From her memorable role as a teenager in George Roy Hill’s A Little Romance, Diane Lane has gone on to do what many child actors find impossible, obtaining tremendous success as an adult performer. Her films include Rumble Fish, A Walk on the Moon, Unfaithful, The Perfect Storm and Nights in Rodanthe.
In her latest movie Secretariat, Lane takes on her most daunting role, to portray Penny Chenery Tweedy, the real life owner of Secretariat, considered the greatest racehorse in history. This remarkable true story begins in 1971 and chronicles the spectacular journey for Penny and Secreatariat, the winner of the 1973 Triple Crown.
What was it like to talk with Penny Chenery about her life?
It was very surreal to spend time with the real Penny Chenery because, invariably, it’s unusual to spend time with somebody that you’re going to be bringing to the screen. It raises the stakes. Personally, I really wanted to make it a gratifying experience for her.
Can you talk a little about playing a woman in the seventies?
As far as the times that the film took place in, and the glass ceiling that wasn’t even recognized as being there or being an issue, I don’t think that Penny ever saw herself in a vainglorious manner at all, representing any gender or any generation. From her point of view, it was rather a timeless story of her family business and doing what needed to be done to save it.
She rose to the challenge and really inherited the mantle of that task. It was interesting to me because she’s such a strikingly handsome woman and you could spot her from across the racetrack with that hair. I think it was actually distracting to journalists. They said, “Hey, what are you doing here?,” and she would never stoop to being defensive.
I take a page from her book and salute her for not letting this become an issue. It’s one for the history books where, with the patina of time, people can say, “Well, there’s a hero.”
Did the hair, make-up and wardrobe help inform this character for you?
We were all so informed by the era and being reminded of it physically was very helpful, as was being on location. If we had been sitting in a backlot in LA, trying to recreate these spaces and this sky, it wouldn’t have worked. As tactile as we can become, it serves us all.
Aside from John, who was making a personal statement, Penny was a woman of her time. She was a beautiful specimen of her time. Maybe she’ll bring it back. I love those shoes with the authentic heel and I had to fight for it sometimes. I’m grateful that it’s as celebrated and respected as it is to be authentic to the time.
What was your biggest challenge in playing the role?
I don’t really know that I can answer that because every film, to me, is unique. It’s its own planet, its own life and its own family. It’s a team sport when you’re in it, and then the infinite becomes finite and the film is done, and you see it with the music and the editing and all the parts that you weren’t there for when it was being filmed.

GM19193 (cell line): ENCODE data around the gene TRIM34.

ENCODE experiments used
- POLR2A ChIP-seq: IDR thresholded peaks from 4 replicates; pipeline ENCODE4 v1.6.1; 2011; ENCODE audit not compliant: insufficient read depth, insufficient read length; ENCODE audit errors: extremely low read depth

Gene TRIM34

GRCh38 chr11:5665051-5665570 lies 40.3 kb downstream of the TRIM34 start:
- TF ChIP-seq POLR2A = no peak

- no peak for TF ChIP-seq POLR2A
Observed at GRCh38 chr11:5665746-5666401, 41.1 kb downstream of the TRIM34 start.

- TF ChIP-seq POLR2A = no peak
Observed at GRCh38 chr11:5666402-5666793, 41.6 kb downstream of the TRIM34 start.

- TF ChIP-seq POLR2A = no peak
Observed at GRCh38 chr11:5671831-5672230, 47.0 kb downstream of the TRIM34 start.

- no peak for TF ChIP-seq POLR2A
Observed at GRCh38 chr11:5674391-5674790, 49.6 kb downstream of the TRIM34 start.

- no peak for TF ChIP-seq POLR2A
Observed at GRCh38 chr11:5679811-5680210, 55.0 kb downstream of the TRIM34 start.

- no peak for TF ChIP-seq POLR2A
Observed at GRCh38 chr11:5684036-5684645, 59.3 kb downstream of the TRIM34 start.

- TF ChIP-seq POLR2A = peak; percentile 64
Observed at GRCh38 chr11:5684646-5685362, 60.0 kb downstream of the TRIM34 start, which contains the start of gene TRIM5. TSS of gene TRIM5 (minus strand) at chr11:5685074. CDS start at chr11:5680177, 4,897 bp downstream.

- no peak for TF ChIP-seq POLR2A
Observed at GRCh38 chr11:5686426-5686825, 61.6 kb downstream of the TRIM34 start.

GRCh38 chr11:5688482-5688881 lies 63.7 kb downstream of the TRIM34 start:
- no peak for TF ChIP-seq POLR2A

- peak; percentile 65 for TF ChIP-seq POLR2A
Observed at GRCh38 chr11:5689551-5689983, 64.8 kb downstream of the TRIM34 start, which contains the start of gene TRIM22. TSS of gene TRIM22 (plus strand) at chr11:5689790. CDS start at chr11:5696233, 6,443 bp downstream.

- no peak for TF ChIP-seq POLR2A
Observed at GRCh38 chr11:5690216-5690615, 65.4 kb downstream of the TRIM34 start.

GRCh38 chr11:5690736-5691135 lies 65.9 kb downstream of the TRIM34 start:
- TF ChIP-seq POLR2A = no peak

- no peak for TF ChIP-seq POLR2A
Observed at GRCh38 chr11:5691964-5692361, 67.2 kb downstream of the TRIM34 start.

You really appreciate all the names that are scrolling by. You realize that you accomplished so much. I just feel very grateful and daunted by the prospect of living up to Penny’s legacy on screen, and it really is very gratifying to know that she’s happy with it.
What did you personally bring to your portrayal of your character?
Selfishly and very personally, I love horses, as a species. It’s my totem animal. That’s a little corny to give away at a press conference, but there it is and that’s fine because it’s my truth. Secretariat was always the blend of mythology and reality that I didn’t understand as a child. It made perfect sense to me that a horse was finally on the cover of all the magazines.
I took that personally, being eight years old. Everybody else was finally waking up and appreciating the great species that they are. I’ve learned a lot in this process. Aside from that childlike aspect, the similarity between my father and his wish for me, and Penny’s father and his wish for her, was a very sweet meeting spot of intention for me, on this particular film.
In the film, Penny has a lot of difficult balancing motherhood with her career. Were you able to relate to that?
That’s the number one topic in therapy, so you know it’s all going to be your fault, no matter what you do. If you know that going in, then you can pick and choose what you say yes and no to because, either way, you’re always wrong. With that said, and with all good humor, to be a good parent is the most previous and most daunting task that I can imagine, let alone that I know exists.
Like horse training, calling forth the greatness of an entity, whether it’s a child or even a race horse, and working within their understanding of themselves and getting them to believe in themselves is a noble task. The jury is out on me, but I sure love my job. I think Penny is very gratified too, in terms of Secretariat being one of her kids.
Can you talk about the experience of watching the videos of the Triple Crown races with Penny?
Watching the original races in their original broadcast form with Penny on a VHS was a reminder of where we’re at in our history, to see all the commercials in between the broadcast. And then, to watch Penny watch it again, she was absolutely re-engaged. It just really sealed the deal for me that I better not screw this up.